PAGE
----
Remove from this list   Direct download  
    Translate
     
     
    Export citation  
     
    Bookmark   32 citations  
  47. added 2012-01-21
    Review of Paul Thagard, Hot Thought: Mechanisms and Applications of Emotional Cognition[REVIEW]Stefan Linquist - 2007 - Notre Dame Philosophical Reviews 2007 (9).
    Remove from this list   Direct download  
     
    Export citation  
     
    Bookmark  
  48. added 2011-11-25
    Emotions as Bio-Cultural Processes: Discipinary Debates and an Interdisciplinary Outlook.Eva-Maria Engelen, Hans J. Markowitsch, Christian Scheve, Birgitt Roettger-Roessler, Achim Stephan, Manfred Holodynski & Marie Vandekerckhove - 2009 - In Birgitt Röttger-Rössler & Hans Markowitsch (eds.), Emotions as Bio-cultural Processes.
    The article develops a theoretical framework that is capable of integrating the biological foundations of emotions with their cultural and semantic formation.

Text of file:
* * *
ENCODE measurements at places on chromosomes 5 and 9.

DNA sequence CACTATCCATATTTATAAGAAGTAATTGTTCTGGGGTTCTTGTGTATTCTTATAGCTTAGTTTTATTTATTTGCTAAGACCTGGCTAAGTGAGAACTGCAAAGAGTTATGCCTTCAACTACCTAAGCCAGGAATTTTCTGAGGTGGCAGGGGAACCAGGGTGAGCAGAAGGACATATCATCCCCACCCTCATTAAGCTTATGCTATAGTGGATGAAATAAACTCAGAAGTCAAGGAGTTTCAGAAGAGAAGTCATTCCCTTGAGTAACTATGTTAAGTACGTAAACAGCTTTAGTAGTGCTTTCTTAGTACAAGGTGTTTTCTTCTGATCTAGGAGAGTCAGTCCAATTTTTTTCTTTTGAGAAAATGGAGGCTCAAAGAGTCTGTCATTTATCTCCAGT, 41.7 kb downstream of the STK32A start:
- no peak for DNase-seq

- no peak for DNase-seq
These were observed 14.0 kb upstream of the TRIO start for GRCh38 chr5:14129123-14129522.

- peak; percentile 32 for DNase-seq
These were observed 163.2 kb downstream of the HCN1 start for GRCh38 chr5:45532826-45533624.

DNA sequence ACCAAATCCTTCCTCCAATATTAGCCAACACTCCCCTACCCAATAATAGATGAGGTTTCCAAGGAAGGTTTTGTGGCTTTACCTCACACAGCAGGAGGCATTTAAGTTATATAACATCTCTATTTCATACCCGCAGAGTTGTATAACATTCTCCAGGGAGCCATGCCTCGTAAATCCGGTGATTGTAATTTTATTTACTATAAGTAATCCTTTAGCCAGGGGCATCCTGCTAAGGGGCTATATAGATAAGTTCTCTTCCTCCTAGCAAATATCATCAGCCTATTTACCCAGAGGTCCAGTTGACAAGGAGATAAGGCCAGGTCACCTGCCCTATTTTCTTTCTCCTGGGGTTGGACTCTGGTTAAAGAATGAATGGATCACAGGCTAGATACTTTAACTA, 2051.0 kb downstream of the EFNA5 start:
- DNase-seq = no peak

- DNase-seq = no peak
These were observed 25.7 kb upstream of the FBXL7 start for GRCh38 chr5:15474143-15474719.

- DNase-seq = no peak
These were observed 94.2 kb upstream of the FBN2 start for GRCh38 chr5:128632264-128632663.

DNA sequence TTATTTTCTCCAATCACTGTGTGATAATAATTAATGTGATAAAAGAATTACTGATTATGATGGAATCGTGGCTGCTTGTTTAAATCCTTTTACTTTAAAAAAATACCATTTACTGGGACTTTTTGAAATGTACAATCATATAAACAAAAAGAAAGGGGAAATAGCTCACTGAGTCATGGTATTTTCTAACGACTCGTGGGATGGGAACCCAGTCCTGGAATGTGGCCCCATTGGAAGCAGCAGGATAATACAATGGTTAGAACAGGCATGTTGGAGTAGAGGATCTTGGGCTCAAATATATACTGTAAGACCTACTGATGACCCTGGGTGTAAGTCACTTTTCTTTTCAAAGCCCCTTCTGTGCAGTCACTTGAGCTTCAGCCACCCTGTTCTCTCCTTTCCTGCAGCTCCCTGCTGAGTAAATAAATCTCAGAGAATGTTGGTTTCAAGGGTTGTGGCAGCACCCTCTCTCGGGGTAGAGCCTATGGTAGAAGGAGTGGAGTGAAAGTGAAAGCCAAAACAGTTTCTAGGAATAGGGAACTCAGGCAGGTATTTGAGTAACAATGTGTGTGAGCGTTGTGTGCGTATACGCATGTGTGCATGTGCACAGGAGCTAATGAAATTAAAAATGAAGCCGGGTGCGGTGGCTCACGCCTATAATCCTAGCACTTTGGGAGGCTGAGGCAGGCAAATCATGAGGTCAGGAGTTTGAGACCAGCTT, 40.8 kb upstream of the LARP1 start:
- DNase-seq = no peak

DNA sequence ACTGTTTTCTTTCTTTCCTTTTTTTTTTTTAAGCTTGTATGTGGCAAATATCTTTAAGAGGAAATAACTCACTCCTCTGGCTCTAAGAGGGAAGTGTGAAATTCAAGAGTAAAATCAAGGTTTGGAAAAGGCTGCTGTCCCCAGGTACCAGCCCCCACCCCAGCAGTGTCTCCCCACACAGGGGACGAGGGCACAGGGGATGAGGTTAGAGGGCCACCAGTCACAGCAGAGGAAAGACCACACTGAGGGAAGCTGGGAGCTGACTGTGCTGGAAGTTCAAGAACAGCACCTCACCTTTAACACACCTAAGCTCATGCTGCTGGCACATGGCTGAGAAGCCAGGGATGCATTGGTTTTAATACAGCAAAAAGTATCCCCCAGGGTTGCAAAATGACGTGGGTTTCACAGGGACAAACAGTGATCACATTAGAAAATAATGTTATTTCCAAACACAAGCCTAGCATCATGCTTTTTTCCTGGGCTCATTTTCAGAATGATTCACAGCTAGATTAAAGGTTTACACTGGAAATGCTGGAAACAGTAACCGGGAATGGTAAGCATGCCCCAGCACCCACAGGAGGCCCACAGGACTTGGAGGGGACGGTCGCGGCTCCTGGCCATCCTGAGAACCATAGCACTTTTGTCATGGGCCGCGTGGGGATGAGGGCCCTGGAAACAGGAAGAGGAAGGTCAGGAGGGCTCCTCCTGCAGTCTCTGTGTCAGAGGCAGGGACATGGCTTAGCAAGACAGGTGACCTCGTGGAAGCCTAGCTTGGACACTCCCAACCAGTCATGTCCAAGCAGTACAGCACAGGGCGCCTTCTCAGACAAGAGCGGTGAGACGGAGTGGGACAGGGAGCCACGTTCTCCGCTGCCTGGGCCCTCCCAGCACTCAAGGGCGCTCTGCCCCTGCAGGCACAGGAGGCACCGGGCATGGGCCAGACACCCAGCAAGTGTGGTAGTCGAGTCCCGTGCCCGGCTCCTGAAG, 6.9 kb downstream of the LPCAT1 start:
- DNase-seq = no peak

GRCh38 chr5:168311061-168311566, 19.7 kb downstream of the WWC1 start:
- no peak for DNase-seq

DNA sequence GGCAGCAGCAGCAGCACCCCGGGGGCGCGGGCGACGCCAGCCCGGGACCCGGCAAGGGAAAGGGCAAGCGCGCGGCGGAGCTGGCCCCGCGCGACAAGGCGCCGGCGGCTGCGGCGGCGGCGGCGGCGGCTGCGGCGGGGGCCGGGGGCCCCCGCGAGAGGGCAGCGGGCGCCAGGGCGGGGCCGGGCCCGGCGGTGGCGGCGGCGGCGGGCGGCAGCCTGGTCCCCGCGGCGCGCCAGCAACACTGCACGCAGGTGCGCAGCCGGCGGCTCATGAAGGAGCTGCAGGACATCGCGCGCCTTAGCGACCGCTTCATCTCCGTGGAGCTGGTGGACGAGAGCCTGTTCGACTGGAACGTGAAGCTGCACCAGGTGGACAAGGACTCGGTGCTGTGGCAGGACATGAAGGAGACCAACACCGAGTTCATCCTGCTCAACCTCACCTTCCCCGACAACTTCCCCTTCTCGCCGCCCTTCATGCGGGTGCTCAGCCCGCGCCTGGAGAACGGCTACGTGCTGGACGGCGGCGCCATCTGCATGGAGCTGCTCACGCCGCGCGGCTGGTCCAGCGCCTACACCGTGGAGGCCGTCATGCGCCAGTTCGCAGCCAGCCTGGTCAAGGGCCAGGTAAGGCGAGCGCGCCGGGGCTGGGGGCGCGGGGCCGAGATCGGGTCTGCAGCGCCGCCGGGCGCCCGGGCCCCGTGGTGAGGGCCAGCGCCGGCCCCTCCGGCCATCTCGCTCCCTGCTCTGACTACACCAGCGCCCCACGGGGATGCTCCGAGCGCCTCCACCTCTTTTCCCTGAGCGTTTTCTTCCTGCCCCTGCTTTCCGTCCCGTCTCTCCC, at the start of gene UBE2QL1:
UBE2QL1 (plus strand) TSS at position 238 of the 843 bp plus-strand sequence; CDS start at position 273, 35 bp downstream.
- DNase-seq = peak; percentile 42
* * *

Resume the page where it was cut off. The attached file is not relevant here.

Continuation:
Remove from this list  
    Translate
     
     
    Export citation  
     
    Bookmark   2 citations  
  49. added 2011-07-11
    Emotions, Evaluation, and Ethics: The Role of Emotions in Formulating and Justifying Ethical Judgments.P. S. Greenspan - unknown
    The role of emotions in ethics is often taken by philosophers and others as antithetical to rationality. On the most basic level (in undergraduate philosophy exams and elsewhere), stating an opinion in the form "I feel that p" can be a way of sidestepping the demand for reasons. But emotions can sometimes also be seen as supplying reasons for moral judgment to the extent that they involve evaluations--and a way of communicating them across different moral perspectives.